Aside from the points mentioned above, I would say I thoroughly enjoy the comfort. They are light (around 295g), has plush velour earpads and no pressure on my head since there isn’t any solid headband.
The white packaging of the AD900X has these big letters « AIR » and I think it’s one of the best words to describe the general feeling while listening to them. The tonality is a kind of soft rising curve from the lowest to highest frequencies.
The bass is typical of a lot of open dynamic headphones: moderate impact in the midbass at around 80-120Hz, but still a bit too light for my tastes (just like the HD600). The drivers can’t keep enough punch in the lower frequencies.
The AD900X, along with the HD600, is one the most bass-light headphones I have heard in the « mid-fi » price range of 200-500$ open-back headphones. Headphones like the K712, HD650, DT880 or HE400i have tighter bass and better extension which stills rolls off.
The mids are somewhat surprising. At first, I was unimpressed and felt that they lacked some body and natural tone right in the middle, compared to the HD600. But I gradually appreciate them as I listen to them more. I don’t know if I would call them forward, but they present a good character. However, I felt that it is lacking in body in their mids.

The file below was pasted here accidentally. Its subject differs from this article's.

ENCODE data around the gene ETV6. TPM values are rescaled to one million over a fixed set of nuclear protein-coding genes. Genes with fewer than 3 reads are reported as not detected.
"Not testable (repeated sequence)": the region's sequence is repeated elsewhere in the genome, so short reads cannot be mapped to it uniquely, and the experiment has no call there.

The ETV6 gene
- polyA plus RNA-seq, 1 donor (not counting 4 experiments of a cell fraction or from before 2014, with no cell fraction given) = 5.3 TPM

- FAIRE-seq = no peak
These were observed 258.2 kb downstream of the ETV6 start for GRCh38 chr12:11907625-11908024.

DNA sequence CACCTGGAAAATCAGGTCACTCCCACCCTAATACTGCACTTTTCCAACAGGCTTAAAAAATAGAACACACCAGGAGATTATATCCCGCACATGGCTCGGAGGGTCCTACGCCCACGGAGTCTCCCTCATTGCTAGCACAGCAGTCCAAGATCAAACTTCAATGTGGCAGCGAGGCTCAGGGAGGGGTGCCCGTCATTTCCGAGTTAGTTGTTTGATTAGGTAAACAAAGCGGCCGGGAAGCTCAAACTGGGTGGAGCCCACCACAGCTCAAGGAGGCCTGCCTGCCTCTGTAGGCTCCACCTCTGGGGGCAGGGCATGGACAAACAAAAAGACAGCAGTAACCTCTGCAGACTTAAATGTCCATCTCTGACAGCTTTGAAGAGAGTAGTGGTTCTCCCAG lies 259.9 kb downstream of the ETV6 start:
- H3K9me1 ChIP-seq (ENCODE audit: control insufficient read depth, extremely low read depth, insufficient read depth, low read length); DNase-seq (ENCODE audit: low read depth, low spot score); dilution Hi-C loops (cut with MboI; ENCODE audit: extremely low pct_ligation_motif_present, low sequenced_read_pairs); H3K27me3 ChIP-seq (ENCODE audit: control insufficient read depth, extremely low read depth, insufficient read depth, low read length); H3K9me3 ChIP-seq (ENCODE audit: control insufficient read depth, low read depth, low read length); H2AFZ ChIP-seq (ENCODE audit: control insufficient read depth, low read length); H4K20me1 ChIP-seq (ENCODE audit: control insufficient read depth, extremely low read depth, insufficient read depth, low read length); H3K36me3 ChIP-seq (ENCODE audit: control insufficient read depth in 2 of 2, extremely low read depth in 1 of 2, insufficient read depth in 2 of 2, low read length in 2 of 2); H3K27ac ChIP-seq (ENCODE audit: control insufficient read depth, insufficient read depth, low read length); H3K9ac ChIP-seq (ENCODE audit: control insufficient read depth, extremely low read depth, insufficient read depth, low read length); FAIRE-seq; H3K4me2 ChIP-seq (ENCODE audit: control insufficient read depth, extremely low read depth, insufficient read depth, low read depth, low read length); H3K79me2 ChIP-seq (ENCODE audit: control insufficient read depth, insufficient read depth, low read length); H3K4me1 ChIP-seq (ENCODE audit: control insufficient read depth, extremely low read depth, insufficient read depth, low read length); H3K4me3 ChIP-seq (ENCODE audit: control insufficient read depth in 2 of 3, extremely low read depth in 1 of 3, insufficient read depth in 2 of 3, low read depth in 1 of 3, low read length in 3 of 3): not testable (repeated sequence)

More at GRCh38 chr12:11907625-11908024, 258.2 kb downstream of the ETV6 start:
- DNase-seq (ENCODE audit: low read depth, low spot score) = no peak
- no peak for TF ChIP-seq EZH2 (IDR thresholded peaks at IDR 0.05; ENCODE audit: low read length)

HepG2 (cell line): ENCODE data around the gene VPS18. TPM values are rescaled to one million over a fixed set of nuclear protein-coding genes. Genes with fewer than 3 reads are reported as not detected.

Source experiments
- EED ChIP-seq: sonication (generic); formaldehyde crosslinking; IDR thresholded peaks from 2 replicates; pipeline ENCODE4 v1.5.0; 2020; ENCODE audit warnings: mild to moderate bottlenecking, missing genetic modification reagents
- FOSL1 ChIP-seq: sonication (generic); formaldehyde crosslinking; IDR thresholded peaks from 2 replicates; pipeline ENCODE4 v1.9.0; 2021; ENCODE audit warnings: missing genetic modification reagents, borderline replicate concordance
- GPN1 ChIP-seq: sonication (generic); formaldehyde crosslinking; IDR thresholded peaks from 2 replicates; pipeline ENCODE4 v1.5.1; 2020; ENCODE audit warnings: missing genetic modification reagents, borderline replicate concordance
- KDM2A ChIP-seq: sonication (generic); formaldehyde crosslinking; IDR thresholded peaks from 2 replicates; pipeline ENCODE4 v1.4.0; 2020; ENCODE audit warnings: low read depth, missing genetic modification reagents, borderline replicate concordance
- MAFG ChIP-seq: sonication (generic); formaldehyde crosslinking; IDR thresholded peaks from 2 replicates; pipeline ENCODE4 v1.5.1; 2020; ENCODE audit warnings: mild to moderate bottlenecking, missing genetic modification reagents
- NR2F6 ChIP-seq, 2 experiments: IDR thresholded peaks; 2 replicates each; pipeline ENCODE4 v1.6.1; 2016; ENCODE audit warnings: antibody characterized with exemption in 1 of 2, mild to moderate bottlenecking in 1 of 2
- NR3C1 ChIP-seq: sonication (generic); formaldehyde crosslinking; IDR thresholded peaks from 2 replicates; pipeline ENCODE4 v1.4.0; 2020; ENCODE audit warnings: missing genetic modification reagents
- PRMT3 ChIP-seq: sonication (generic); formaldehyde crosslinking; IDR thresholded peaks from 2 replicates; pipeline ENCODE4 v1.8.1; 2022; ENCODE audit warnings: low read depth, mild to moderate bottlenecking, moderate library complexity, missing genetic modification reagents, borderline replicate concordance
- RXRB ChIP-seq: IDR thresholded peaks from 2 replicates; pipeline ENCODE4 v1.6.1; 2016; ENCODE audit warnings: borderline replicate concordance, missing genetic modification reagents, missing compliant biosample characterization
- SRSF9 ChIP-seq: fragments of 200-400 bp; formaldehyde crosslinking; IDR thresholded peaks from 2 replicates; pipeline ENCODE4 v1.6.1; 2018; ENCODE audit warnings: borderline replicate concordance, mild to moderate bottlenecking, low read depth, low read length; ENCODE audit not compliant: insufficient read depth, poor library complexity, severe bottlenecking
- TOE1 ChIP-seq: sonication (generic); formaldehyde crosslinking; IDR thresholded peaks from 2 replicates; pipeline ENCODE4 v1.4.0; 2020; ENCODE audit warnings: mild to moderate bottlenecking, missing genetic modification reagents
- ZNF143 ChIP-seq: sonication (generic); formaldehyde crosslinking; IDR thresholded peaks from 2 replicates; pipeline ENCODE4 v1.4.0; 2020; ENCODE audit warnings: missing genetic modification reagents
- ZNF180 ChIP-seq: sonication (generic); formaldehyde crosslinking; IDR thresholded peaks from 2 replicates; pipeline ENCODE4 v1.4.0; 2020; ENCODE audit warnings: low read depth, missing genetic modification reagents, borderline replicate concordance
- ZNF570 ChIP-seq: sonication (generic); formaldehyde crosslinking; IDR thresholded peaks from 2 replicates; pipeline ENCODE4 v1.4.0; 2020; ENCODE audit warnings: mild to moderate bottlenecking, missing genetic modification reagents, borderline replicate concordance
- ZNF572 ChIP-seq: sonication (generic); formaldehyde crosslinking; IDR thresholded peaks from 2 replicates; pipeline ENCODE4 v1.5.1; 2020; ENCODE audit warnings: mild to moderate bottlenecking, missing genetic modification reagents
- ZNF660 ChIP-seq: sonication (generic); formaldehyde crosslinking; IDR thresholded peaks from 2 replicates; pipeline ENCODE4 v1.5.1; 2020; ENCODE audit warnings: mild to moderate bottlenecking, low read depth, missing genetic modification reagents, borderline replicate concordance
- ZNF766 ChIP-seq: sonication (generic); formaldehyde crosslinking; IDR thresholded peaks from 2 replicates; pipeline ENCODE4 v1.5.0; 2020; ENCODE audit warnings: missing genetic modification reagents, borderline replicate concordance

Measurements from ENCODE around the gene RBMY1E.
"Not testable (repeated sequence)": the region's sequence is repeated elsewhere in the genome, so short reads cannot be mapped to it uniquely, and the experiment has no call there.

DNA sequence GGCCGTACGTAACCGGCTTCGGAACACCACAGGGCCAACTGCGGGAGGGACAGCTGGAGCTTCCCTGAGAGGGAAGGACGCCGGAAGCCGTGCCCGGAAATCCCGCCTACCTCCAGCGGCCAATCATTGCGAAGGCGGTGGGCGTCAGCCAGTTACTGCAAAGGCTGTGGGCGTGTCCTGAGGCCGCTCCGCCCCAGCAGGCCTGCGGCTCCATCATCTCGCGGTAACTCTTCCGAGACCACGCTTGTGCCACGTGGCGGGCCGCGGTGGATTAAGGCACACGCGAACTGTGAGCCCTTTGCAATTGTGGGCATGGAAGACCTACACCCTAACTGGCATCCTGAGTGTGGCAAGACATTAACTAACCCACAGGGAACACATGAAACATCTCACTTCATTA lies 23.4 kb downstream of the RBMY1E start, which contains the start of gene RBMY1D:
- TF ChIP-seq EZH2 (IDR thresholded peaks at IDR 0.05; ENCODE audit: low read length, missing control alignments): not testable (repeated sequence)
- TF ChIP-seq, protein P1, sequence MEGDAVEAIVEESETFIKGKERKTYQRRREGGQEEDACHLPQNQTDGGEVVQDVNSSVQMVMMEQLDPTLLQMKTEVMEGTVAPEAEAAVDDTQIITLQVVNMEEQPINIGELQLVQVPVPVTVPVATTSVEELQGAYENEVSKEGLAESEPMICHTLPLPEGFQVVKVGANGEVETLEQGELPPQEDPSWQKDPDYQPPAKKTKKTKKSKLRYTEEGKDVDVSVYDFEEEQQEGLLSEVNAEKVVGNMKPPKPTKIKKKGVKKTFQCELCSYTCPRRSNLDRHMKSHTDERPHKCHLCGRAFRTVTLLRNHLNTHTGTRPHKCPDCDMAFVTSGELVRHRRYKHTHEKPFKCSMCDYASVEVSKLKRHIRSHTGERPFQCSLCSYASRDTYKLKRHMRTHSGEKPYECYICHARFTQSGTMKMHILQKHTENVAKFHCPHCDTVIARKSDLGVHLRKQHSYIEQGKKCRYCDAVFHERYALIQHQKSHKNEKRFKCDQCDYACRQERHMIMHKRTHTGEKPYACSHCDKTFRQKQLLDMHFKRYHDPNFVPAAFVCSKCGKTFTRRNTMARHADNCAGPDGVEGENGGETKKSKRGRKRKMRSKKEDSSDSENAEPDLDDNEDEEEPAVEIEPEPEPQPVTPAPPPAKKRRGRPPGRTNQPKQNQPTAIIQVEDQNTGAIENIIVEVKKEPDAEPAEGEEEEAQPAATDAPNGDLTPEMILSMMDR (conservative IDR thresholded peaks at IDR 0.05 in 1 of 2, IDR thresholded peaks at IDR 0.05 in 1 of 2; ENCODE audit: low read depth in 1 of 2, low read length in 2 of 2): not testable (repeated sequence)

They sound nice on most kinds of music but with certain recordings, I find them a bit uneven and not coherent. I would have preferred the distant mids of some Fidelio X2, and of course the Hifimans or HD600/HD650.
The highs are very well-extended with no big peak before 10 kHz. The sparkly region is definitely up there and I can understand if people do find them on the bright side. I can find them a bit too much forward in the upper treble, but it is not problematic to me since I’m more sensitive to other frequency peaks: upper-mids (2-4 kHz) and lower treble (5-7 kHz) in particular.
I will say the most impressive things about the AD900X is their soundstage which is very very wide. The depth and height are good but the width is just astonishing for its price. This makes them very suitable as a gaming headphone or a media headphone.
The AD900X, at 38 Ohm impedance and 100db/mW sensitivity, are easy to drive with most audio devices. You can check out the Headphones Power Calculator to see if your audio source can drive the AD900X efficiently.
The AD900X is a pair of polarizing headphones. Their thin mid and treble-focused sound will NOT be everyone’s cup of tea. The comfort is great but at the same time, you have to deal with the weird fit of the 3D-wings. Build quality is mainly plastic but that is why they are so light.
I was on the verge of selling away my AD900X but for a reason, I decided to keep them – the unique sound presentation. However, I would still reach for my HD600 or HE400i more often for listening sessions.